The Gemstone Turquoise


Turquoise is an ancient gemstone, and has been highly regarded in many of the world's civilizations. Among the ancient empires it is best known among the Persian and Native American civilizations, where it was the most popular ornamental gemstone. Turquoise today remains a popular gemstone, and is one of the most important opaque gemstones. It is highly regarded due to its unique turquoise-blue color, and is the only gemstone to have an exclusive color named after it.


? Blue, Green, Multicolored


? 5 - 6

Chemical Formula

? CuAl6(PO4)4(OH)8 • 4H2O

Mineral Class

? Turquoise

Additional Properties

Crystal System
? Triclinic
Refractive Index
? 1.61 - 1.65
Double Refraction
? .04
? Opaque
? 2.6 - 2.8
? Waxy
Cleavage ? None

All About

The word Turquoise dates back to the 17th century, when trading routes brought Turquoise from Persia through the Middle East towards Europe. The traders passed through Turkey, known as "Turquie" in French, and the locals named the material "Turquies" ("Turkish") in reference to its coming from Turkey.

Turquoise can come in different shades of blue or green, and is commonly veined or mottled with brown or black oxides or a sandstone base. Some prefer this color veining, while others prefer a solid-colored stone. The best color in Turquoise is a solid, deep turquoise-blue hue. Greenish colors are less desirable and are not usually used as gemstones. Turquoise may occasionally also be mixed together with green Malachite or Chrysocolla, causing blue and green mottled gemstones.

Turquoise is a porous gemstone and is thus easily dyed. The dying is done to enhance the blue from more greenish or mottled stones.  Dyed stones can eventually wear off their enhanced colors over the years, or when exposed to certain chemicals or solutions. The luster of Turquoise is often dull, and it is therefore very common for certain dealers to impregnate or coat the Turquoise with a a plastic lubricant or wax to enhance its luster.  Due to the common practice of dying and enhancing Turquoise, this gemstone especially should only be purchased from reputable dealers who fully disclose all information.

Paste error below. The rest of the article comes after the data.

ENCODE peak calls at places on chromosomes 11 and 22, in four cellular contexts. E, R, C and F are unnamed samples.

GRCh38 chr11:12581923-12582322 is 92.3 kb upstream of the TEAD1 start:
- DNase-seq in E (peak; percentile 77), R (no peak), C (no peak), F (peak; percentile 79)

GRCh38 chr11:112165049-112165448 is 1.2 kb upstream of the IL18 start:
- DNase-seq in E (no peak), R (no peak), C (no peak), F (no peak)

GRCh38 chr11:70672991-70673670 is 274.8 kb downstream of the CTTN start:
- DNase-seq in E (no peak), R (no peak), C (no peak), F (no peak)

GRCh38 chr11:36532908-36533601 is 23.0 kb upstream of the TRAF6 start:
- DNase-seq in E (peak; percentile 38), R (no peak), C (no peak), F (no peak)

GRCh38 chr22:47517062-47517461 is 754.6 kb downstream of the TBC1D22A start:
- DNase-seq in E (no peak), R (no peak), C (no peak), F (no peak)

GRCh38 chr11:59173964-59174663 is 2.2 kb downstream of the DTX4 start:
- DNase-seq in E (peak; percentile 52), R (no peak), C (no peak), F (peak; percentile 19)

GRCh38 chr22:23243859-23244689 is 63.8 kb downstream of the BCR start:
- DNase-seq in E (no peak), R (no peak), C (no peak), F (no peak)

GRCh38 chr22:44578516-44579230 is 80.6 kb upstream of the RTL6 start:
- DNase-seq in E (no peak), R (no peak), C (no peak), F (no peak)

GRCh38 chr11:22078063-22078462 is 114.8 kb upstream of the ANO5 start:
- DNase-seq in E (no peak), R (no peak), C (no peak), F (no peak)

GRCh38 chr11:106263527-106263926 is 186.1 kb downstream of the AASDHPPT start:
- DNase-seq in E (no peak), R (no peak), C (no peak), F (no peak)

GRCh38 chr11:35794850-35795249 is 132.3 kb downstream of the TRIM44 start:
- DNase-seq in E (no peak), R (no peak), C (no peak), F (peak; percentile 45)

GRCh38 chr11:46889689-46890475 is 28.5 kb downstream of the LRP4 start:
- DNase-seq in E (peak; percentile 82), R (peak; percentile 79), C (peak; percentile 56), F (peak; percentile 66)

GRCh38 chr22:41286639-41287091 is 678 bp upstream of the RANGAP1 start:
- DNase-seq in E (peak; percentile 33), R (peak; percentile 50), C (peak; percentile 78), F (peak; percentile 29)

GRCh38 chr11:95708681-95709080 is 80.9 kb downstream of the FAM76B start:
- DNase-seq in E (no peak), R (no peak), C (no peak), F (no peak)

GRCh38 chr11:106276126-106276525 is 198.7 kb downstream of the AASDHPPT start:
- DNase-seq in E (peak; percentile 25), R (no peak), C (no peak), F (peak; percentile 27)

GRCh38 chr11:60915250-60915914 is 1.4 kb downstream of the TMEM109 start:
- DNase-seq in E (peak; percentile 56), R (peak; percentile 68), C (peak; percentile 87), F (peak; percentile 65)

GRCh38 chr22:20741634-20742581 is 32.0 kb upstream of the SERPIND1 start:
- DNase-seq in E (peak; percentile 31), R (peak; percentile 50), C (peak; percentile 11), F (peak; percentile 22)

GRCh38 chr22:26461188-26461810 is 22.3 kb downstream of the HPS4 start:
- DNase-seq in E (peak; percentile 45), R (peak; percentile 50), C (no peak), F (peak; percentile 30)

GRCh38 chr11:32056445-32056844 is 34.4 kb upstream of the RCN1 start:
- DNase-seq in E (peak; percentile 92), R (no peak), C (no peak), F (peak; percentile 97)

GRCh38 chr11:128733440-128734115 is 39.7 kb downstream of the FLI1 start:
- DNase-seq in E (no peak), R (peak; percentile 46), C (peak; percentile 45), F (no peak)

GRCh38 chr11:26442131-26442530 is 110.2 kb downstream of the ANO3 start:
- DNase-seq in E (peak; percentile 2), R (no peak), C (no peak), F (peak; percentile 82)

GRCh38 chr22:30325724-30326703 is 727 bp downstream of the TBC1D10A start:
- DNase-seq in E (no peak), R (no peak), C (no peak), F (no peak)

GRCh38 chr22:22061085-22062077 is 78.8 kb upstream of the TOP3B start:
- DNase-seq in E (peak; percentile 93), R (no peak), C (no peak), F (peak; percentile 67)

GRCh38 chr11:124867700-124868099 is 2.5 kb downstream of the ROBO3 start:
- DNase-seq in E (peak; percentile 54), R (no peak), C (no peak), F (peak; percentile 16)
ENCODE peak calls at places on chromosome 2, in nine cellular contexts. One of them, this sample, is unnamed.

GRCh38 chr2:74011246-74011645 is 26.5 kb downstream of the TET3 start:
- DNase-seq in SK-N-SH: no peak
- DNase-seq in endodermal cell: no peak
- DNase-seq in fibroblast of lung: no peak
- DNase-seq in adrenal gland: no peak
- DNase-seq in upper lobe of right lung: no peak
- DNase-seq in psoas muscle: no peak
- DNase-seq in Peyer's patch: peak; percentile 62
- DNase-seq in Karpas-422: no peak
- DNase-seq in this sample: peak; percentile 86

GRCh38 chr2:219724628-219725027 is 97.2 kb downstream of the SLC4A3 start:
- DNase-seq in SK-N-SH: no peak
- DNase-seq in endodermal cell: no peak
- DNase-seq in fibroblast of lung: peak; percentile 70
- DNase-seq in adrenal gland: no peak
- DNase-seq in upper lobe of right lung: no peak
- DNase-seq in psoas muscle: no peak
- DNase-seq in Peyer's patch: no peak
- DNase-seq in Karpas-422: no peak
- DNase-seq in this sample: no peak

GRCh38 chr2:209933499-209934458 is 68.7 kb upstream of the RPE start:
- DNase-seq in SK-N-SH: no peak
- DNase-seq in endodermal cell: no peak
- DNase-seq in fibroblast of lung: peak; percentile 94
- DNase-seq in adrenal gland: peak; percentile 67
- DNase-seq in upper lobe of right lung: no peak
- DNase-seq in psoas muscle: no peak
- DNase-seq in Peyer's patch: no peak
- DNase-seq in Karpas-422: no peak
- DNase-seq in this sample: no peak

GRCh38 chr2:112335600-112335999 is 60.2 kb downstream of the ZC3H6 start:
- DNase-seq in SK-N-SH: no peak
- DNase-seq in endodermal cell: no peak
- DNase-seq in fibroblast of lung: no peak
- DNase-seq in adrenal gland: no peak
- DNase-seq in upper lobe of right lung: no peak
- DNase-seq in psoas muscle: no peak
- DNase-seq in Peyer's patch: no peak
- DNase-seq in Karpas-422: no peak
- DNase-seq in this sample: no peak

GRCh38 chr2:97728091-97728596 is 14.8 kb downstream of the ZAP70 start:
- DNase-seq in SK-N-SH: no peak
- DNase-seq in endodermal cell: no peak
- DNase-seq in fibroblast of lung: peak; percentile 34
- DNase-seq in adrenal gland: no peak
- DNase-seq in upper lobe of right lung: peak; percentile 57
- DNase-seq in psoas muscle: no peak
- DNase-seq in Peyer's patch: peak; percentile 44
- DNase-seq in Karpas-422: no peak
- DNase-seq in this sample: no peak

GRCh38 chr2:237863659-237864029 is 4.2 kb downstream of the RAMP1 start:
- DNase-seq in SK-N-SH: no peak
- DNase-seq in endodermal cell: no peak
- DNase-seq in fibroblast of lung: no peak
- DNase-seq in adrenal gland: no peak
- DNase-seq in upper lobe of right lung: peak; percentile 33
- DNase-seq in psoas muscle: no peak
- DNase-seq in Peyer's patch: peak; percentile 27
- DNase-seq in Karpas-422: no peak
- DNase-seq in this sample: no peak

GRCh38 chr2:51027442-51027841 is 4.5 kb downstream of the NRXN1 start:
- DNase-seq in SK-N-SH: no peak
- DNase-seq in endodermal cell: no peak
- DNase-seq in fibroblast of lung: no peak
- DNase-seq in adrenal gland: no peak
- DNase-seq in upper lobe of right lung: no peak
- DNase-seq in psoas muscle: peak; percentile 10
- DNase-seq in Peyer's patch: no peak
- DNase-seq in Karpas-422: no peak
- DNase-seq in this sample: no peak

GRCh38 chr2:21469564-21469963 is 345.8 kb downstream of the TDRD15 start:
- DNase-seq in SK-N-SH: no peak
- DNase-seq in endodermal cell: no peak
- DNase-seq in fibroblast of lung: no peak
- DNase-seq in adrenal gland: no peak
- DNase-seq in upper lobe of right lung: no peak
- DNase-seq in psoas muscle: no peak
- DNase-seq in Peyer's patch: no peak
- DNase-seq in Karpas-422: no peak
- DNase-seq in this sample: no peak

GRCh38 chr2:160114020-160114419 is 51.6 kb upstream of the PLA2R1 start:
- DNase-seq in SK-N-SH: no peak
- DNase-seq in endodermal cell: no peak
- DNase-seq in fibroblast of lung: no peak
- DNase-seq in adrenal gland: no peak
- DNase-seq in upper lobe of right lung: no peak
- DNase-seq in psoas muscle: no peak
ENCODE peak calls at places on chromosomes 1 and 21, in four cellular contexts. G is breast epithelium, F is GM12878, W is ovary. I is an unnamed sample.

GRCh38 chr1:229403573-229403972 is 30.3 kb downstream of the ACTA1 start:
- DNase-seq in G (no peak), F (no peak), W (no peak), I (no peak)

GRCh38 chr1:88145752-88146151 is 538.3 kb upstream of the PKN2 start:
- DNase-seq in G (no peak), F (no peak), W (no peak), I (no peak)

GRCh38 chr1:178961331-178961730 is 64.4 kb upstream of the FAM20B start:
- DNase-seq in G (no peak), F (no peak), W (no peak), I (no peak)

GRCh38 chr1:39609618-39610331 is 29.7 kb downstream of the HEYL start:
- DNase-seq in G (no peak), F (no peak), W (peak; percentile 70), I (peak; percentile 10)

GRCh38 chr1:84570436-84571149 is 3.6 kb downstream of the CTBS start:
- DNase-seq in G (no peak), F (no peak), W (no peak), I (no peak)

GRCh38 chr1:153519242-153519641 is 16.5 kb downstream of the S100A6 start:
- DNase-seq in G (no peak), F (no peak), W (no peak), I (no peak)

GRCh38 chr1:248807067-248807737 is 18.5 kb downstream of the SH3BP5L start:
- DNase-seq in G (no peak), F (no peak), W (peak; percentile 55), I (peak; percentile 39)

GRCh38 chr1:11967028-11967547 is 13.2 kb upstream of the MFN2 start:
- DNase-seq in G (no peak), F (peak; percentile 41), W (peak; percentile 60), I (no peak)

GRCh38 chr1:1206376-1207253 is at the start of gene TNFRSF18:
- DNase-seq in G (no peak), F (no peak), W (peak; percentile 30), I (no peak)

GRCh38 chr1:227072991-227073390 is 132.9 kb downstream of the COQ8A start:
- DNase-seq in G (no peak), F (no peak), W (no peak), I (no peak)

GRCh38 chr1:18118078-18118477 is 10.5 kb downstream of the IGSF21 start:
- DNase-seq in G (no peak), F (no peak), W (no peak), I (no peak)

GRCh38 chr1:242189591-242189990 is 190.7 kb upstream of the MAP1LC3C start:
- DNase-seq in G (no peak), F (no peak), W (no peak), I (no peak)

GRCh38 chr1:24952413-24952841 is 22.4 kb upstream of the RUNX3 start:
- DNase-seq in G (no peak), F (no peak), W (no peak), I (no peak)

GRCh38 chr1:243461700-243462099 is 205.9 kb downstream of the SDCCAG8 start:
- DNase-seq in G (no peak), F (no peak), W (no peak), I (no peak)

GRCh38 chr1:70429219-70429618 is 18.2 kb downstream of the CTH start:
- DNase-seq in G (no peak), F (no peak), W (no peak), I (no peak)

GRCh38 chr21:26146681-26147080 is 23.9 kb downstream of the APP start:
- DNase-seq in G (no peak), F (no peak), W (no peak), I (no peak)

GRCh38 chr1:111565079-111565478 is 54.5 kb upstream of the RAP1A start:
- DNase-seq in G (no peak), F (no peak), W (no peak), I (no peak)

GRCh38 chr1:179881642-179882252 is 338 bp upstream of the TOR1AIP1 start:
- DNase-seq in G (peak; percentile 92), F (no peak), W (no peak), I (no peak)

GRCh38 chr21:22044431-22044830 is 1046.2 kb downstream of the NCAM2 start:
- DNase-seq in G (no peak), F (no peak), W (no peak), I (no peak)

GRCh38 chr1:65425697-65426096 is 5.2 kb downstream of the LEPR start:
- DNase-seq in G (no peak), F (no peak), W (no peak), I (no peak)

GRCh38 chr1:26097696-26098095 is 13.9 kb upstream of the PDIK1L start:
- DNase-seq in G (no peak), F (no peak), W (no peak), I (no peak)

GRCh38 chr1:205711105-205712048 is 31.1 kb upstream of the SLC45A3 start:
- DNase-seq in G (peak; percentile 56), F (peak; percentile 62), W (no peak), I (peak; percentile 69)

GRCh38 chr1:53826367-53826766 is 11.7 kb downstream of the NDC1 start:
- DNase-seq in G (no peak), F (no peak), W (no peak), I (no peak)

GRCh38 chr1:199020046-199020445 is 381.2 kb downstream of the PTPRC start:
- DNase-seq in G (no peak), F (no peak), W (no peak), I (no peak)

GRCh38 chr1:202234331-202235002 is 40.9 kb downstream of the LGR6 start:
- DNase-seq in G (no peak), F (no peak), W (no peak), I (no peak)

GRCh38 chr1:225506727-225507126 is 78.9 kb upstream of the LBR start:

The porous nature of Turquoise makes it more easily affected by oils and cleaners. Because of this, Turquoise gemstones should not be washed with anything other than water. Turquoise is also a relatively soft gemstone, and extra care should be exercised to prevent it from scratching.


? Turquoise is among the most popular bead gemstones, and Turquoise bead bracelets and necklaces are also extensively used. Tumbled rough Turquoise gemstones may also be stranded into rings and necklaces. Turquoise is frequently cut and polished into cabochons, and can be used as large pendant stones and in rings. Ornate carvings are occasionally carved from Turquoise, and cameos and scarabs are also used. Turquoise remains an extremely important gemstone among Native Americans, and is by far the most popular gemstone in that culture. It is used in all forms of tribal jewelry, often associated with Silver.



False Names

? Bone Turquoise, Fossil Turquoise, Occidental Turquoise, and Turquoise Odontolite are all synonyms of Odontolite.

Treatments & Enhancements

? Turquoise is frequently lubricated with oils or waxes to enhance its color and luster, and sometimes also to increase its durability. Another practice often applied to Turquoise is dyeing. Lighter colored stones as well as greenish hued Turquoise can easily be dyed a deeper blue color due to its porous and absorbent nature. Other materials, especially white Howlite and Chalcedony are occasionally dyed blue as an artificial simulant of Turquoise.

Turquoise Sources

? Traditional sources included Iran, Israel, Egypt, and the American Southwest. Today, Turquoise is mined chiefly in Iran, Afghanistan, China, Australia, Chile, Mexico, and in the U.S. states of Arizona and Nevada.

Similar Gemstones

? Lapis Lazuli is a deep blue color, and Variscite and Amazonite are greener as well as softer. Chrysocolla is softer, and Smithsonite and Hemimorphite are rarely used as gemstones.

Turquoise in the Rough Photos



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